Healthcare is complicated. The terms sound like a foreign language, and navigating hospitals, doctors and insurance companies can be overwhelming even for the most experienced patients.
Healthcare is also extremely personal. At Signature Healthcare Foundation, we believe no patient should be confused as they go through the challenge of healthcare. You’re dealing with enough stress already.
Throughout our website, you can find resources to help you in this process, such as our Questions Patients Can Ask About Healthcare Costs and List of Medical Resources.
We also think it’s helpful to briefly define some of the key terms you may encounter during the course of your treatment, whether on this website, talking with a doctor or insurance provider, or doing your own research.
This is the big one. Having health insurance means that an insurance company will pay for many of your medical costs (with a monthly fee, or premium). If you don’t have health insurance, you’re left with your entire doctor’s bill on your own. What type of insurance you have, and which company, can help determine which treatments are most affordable and best for you.
The organization that provides a patient with health insurance for a monthly fee. In exchange, the insurer pays the majority of the costs for most treatments.
A general name for a doctor, clinic, or hospital.
A small fee you pay each time you use a specific service. As an example, each trip to your primary care doctor might cost $20 up front.
The amount of a payment that the patient must pay before the insurer will pay a claim. For instance, if your deductible was $500, and your treatment cost was $8,000, you would pay $500, and your insurer would pay $7,500.
In some insurance plans, you will still pay a percentage of your costs after your deductible is met. So if you have a $3,000 deductible, you will pay all the costs until you reach that amount. If you plan has a 25% co-insurance, it means insurance will then pay 75% of your costs, while you pay the other 25%.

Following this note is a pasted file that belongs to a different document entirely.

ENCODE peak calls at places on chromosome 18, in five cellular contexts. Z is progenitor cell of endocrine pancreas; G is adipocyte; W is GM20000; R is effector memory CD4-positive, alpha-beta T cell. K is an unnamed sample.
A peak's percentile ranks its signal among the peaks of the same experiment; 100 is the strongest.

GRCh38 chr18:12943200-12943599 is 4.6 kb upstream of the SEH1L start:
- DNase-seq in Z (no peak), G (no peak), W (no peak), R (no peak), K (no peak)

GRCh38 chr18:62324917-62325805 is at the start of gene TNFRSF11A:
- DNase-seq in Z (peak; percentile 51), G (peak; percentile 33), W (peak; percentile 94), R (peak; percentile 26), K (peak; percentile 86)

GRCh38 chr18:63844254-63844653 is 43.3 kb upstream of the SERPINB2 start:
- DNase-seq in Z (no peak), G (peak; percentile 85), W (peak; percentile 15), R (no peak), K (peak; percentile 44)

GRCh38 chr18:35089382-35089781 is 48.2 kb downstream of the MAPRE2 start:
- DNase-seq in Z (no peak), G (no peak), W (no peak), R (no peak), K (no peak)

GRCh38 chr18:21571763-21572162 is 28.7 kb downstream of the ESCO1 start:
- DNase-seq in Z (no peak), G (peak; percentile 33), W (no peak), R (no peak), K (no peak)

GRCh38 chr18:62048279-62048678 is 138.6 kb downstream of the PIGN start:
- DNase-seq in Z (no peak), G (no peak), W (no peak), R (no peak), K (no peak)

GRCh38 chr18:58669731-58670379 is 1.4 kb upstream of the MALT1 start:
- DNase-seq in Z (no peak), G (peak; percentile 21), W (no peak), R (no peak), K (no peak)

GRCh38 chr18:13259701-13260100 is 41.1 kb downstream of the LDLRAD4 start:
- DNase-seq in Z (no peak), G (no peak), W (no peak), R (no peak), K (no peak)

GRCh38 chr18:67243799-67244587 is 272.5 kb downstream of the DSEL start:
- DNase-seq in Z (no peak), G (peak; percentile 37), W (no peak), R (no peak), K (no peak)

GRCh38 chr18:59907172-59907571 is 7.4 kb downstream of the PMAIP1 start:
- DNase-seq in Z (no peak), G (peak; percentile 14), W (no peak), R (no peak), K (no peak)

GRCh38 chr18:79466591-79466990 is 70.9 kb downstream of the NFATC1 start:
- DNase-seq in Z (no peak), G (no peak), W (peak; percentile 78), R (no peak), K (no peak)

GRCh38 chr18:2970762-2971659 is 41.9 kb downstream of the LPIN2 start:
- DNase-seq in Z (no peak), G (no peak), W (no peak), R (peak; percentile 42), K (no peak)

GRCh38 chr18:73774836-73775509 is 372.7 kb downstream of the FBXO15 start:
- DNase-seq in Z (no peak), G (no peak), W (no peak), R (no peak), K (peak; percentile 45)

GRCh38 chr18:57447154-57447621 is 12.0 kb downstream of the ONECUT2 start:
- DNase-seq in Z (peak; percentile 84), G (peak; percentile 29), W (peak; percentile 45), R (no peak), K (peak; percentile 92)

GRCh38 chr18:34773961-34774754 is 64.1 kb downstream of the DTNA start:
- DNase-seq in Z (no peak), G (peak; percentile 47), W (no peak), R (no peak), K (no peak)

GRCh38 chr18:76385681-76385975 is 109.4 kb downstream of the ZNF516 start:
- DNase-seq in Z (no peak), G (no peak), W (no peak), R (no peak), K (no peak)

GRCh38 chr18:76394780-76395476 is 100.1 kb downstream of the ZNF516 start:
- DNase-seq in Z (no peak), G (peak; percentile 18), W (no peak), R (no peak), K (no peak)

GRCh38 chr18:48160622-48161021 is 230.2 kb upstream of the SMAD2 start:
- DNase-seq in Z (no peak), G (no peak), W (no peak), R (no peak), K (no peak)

The monthly amount you pay for your health insurance plan.
A list of doctors or providers pre-approved by your insurance company. The insurer has previously negotiated lower costs with these doctors, so by using them, you’ll have lower costs than if you saw a doctor not in the network.
Any doctor or provider that is not on your insurance company’s pre-approved list. The insurer hasn’t negotiated costs with them, so you’re likely to pay more.
A broad name for treatments such as immunizations, checkups and screenings.
Under most insurance plans, this is the most you’ll pay in healthcare costs in any given year. If you have a plan with an out-of-pocket maximum of $8,000, for example, once you’re reached that amount, the company will pay the rest of your costs for the remainder of that year.
EOB, or Explanation of Benefits
The EOB is not exactly what it sounds like. Instead, it’s essentially a receipt that describes the services you received and the corresponding fees. It also notes what your insurance is paying for, and what you are required to pay, among other information. Be sure you read your EOB, and ask questions if you think there is a billing error.